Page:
SaaS for agriculture: How FarmERP’s digital farming solutions manage 600,000 acres of farmland in 25 countries
Pune-based computer engineers Sanjay Borkar and Santosh Shinde started FarmERP as Farm Management Software in 2001. While several internet businesses made a noise during the dotcom boom, technology in agriculture was unheard of.
However, Sanjay and Santosh, both hailing from agricultural families, were convinced that technology could be used to make farming predictable and profitable like many other businesses.
They began by creating multilingual computer-based training (CBT) kits for farmers, grower associations, NGOs, government agencies, and agricultural institutes.
Farm Management Software acquired its first customers in 2004, while doing a project for the Department of Agriculture, Maharashtra.
“It was extremely difficult in the beginning. But we managed to find some progressive farmers who agreed to try our product that could help them manage their farms efficiently and save time, resources, and money,” Sanjay tells YourStory.
FarmERP founders Sanjay Borkar and Santosh Shinde
In 2007, Farm Management Software was renamed as FarmERP.
The first version of the product enabled farmers to input and output data of farms, improve profitability, and bring about sustainable agricultural practices.
However, in pre-Flipkart India, running a tech startup, especially in an orthodox industry like agriculture, was no mean task. “Selling directly to farmers was very difficult and getting money from them was even tougher. So, we targeted corporates, and got our first opportunity in Oman in 2010,” the founder reveals..
In 2011, Sanjay told YourStory, “We want FarmERP to be the [MS] Office package for farmers, and we’re confident that we’ll get there. It’s just a matter of time of funding.”
Decadal growth of FarmERP
Over the last 10 years, FarmERP’s smart agricultural systems have been deployed at over 600,000 acres of farmland in 25 countries, including India, the US, and markets in Europe, Latin America, Africa, Southeast Asia, and the Middle East.
It has served 1.3 million farmers directly or indirectly and helped them achieve higher efficiency, yields, profitability, and traceability. The size of their landholding ranges from 10 acres and 300 acres.”
FarmERP’s platform consists of 23 modules that services 12 industry verticals, including farms and plantations, contract farmers, biotechnology companies, pack houses and exporters, greenhouses and nurseries, agribusinesses and retailers, agri research and development organisations, crop insurance companies, FPOs, NGOs, government institutions, and farm input companies. “We have implemented our ERP system in agriculture and all allied industries,” says the founder.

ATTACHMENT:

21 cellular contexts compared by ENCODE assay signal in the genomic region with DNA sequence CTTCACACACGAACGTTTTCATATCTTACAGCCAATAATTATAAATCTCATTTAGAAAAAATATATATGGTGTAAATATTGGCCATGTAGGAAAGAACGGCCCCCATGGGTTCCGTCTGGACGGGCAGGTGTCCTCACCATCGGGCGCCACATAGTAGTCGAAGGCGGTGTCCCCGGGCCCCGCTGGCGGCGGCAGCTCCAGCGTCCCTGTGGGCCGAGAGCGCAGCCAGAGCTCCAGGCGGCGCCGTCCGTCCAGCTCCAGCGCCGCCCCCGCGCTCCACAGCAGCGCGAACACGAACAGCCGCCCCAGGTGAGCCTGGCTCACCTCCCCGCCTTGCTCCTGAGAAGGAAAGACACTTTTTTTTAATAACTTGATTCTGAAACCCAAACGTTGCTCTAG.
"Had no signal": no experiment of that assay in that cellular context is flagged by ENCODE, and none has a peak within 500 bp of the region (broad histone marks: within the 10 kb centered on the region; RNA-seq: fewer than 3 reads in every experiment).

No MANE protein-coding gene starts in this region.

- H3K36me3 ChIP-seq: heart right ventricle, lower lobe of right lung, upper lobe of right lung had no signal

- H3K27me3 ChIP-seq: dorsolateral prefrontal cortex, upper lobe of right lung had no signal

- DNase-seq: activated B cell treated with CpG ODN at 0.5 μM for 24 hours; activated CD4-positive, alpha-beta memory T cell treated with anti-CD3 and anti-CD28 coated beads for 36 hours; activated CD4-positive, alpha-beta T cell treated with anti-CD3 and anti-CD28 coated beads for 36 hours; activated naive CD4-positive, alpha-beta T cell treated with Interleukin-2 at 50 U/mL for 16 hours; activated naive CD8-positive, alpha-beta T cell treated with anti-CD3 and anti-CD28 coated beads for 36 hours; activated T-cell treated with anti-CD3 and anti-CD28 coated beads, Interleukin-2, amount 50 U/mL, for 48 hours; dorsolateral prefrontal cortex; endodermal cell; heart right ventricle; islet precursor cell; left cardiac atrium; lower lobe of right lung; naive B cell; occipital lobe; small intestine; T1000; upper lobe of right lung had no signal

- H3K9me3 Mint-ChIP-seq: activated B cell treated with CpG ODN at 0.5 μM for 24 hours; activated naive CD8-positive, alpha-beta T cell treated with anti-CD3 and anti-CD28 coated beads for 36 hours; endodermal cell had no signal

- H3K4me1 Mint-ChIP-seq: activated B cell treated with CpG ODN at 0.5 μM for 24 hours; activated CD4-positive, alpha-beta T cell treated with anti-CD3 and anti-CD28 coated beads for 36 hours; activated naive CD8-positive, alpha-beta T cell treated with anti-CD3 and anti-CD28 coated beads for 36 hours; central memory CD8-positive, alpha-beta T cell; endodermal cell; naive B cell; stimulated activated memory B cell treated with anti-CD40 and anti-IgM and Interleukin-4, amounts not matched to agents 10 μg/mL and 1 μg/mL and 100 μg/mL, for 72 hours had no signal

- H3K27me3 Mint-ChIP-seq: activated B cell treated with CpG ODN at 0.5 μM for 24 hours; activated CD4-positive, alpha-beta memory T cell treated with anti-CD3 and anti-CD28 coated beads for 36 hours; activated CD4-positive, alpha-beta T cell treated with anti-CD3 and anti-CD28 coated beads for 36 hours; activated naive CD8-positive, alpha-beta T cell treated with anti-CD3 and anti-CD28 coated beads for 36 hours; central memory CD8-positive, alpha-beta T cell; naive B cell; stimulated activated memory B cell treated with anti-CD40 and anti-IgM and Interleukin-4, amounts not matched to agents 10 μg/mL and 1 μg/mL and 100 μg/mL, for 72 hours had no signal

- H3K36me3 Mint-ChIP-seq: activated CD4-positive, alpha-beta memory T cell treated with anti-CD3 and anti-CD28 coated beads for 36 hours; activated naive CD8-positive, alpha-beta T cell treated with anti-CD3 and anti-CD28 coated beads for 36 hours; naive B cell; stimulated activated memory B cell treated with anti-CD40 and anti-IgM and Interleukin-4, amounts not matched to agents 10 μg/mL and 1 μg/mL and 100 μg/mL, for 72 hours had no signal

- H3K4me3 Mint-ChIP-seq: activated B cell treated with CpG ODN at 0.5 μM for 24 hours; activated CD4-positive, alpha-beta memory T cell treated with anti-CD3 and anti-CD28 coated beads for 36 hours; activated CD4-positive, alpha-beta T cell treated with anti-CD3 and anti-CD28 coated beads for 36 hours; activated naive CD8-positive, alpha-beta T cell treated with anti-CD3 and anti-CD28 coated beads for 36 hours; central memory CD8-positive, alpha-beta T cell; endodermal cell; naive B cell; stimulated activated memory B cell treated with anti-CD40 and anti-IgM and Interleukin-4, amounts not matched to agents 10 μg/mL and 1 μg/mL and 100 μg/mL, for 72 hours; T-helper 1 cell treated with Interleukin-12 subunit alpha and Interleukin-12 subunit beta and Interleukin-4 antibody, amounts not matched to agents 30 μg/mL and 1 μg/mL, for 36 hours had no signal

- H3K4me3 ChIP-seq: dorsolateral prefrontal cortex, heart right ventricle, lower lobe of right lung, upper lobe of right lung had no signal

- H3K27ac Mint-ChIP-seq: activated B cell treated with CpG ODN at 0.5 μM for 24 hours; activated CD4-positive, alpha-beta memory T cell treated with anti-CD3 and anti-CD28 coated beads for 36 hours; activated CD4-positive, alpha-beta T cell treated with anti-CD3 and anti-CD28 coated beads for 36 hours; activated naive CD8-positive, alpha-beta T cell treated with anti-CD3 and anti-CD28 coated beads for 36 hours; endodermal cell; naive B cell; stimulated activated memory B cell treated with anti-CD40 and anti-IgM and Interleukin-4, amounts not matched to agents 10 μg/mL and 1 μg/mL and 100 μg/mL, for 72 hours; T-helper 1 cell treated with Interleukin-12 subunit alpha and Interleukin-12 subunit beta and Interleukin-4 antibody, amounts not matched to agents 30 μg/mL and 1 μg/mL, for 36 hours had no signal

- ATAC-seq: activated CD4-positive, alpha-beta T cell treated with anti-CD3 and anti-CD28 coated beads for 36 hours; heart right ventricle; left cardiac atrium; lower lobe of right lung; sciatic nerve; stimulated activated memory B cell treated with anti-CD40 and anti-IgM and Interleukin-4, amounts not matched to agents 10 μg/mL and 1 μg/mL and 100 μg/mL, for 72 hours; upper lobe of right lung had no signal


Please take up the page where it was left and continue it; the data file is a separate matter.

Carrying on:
FarmERP manages 600,000 acres of farmland across 25 countries
Without revealing numbers, Sanjay claims FarmERP’s revenues have grown 65 percent since March 2020. “We invested in product development and marketing post the pandemic. We look to reach Rs 100 crore revenues by 2023,” he says.
In March 2021, FarmERP bagged the second place in the Asia Agritech Challenge organised by the Value-Chain Capacity Building Network (VCB-N). It secured a grant of $2,000 for its ‘Uberisation of Agriculture’ project, which focuses on bringing smallholder vegetable growers in Maharashtra and buyers on a single platform.
It covers 24 organic and conventional vegetable crops, and farmers are given end-to-end solutions, including best practices on harvesting, climate-smart advisory on crop nutrition, irrigation, pest management, and disease control.
FarmERP has also partnered with Go4Fresh and NextOn Foods for procurement and ensuring predictability and profitability for vegetable growers in India and Southeast Asia. “Because of the short crop duration, vegetable farmers need an accurate execution plan backed up with resource availability and knowledge,” Sanjay says.
Starting 2021, the startup also ventured into the B2C segment. (more on that later)
Building SaaS for global agriculture
FarmERP’s offering essentially solves four key pain points: food safety, traceability, sustainability, and climate resilience. These are in line with two of the United Nations Sustainable Development Goals: Zero Hunger and Climate Change.
Its future-ready platform captures the entire production to purchase data in the agricultural value chain. From farmer profiling and farm mapping to inventory management and quality control (cleaning, grading, packing) to food traceability and exports — the startup has built an end-to-end digital farming solution.